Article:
How to aerate a sand mound

Image of a sand mound aerator. Summer vacation started on a Saturday. It was a very hot day then. Of course, you just decided to sit in the terrace and lounge around with the electric fan focused on you and your faithful English mastiff. You lazily watched the tall pitcher of ice tea sweat out slowly as the ice melted away in the heat. The sun was too unbearable to even walk to your front yard’s shadiest tree. There was definitely no one who could possibly make you move an inch from your cooling station in the house. Not even when your father asked you how to aerate a sand mound.

Just then, your brother came in and announced that he had a gallon of ice cream and a litter of Coke. Every nerve in your body told you that you should just dump the ice tea in the fridge for a while ant get loaded up with that ice cream float. Your parents were out of town and it was your brother who was in charge of the house until they got back. He had a job as the manager in the local two-storey market so he had access to virtually anything that you would ask him to bring home for you. There was a time when you just had to have chocolate tidbits in your cheesecake and all you had to do was text your brother for it. When he got home, your cheesecake was decorated with the chocolate bits. Your brother spoiled you a lot but you knew that being the eldest was hard work.

When you had your fill of three ice cream floats, you decided to crawl your lounge area again, turn on the TV and watch some of your favorite series. When your brother checked the to-do list, he found out that he had to call the septic expert the next day to have your sand mound aerated. Your eyebrows raised, you asked what that was this a about. Your brother just said that you would find out the next day if you really wanted to watch.

The next day, the septic expert came with his aeration gear. He was like going to build a bomb with the things he had in his truck. He said you parents made the right decision in having your raised mound aerated. In aerating your raised mound, you increase the number of aerobic bacteria that improve the wastewater quality in your raised mound. It is basically adding more oxygen in your raised mound to encourage the aerobic bacteria in what they do. But how to aerate a sand mound was the question of the day? The septic expert was more than happy to demonstrate to you and to your curious, large dog.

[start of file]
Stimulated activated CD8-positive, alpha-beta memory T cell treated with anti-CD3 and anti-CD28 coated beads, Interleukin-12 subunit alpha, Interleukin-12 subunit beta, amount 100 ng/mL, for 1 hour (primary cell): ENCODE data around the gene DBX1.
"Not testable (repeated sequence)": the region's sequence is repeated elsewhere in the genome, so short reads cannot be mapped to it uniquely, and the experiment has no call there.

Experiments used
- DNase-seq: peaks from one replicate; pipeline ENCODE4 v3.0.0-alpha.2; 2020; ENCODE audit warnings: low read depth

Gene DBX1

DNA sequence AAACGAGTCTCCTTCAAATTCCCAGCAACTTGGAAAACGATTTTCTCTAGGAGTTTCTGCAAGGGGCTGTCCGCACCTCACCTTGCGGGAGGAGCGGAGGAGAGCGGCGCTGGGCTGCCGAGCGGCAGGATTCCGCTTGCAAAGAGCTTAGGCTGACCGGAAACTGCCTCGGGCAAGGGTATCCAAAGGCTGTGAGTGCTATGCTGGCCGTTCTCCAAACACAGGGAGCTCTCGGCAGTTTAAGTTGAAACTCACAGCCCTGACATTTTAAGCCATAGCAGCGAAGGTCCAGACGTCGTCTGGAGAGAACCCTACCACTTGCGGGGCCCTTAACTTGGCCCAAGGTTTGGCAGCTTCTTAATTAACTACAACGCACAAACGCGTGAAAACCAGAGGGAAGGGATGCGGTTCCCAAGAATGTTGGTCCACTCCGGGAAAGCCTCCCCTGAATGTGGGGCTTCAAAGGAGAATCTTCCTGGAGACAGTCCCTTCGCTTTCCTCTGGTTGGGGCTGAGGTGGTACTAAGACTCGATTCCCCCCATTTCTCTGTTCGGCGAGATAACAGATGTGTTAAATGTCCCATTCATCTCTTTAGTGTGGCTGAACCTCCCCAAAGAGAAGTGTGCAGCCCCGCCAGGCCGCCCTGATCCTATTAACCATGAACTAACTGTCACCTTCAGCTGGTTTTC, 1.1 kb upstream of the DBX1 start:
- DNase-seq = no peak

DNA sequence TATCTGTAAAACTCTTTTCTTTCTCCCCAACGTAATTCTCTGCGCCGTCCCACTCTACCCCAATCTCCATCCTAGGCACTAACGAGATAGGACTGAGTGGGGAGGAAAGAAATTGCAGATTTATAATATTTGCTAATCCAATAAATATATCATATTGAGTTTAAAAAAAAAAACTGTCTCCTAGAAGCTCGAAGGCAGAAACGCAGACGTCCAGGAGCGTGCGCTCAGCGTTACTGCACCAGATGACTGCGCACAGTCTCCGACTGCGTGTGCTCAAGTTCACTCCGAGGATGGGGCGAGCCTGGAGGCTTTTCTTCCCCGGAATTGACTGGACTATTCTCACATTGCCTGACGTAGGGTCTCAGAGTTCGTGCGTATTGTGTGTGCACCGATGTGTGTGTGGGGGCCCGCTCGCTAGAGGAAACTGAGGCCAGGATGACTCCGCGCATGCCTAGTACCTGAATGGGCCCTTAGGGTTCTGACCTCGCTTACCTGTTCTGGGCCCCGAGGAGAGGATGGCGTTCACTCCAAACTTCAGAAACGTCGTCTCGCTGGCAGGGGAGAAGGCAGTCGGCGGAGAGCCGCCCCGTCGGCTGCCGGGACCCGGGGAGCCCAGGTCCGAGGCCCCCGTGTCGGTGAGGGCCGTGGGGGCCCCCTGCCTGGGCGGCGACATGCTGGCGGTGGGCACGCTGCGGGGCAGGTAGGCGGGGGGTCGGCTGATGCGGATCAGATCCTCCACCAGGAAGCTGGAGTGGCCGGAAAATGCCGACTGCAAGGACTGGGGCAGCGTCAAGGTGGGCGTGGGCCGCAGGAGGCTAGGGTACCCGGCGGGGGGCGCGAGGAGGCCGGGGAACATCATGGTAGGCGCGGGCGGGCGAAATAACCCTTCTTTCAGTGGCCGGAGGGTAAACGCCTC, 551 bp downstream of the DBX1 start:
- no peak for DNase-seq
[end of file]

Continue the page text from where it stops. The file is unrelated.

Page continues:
1. Connect the aeration system to an electrical source.

2. The ATU (aerobic treatment unit) oxidizes the dissolved oxygen that is already in the wastewater to support the aerobic bacteria. The bacteria break down the organic nitrogen into simpler inorganic compounds or simple carbon dioxide.

3. The ATU then separates the solidified wastes in the so-called trash tank.

4. Then air or oxygen is pumped into the sand mound system.

5. The mixer will stimulate the wastewater and incorporate more oxygen into the wastewater.

6. Additional solidified wastes are later on separated inside the settlement tank or the clarifier.

7. The treated wastes will be returned to the primary tank for further treatment.

8. The nitrogen, phosphorous, and sulfur are transformed into minerals.

You were amazed at how educational the start of your summer vacation was. Somehow, you already had an idea of how to aerate a sand mound. You discussed all that in Biology class. But the treatment didn’t stop there. The septic expert told you and your brother to observe the run of the system and evaluate the improvement that the aeration brought into the system. After a few weeks, occasional backups and clogs didn’t happen anymore. It was truly one of the best decisions that your parents made that year.

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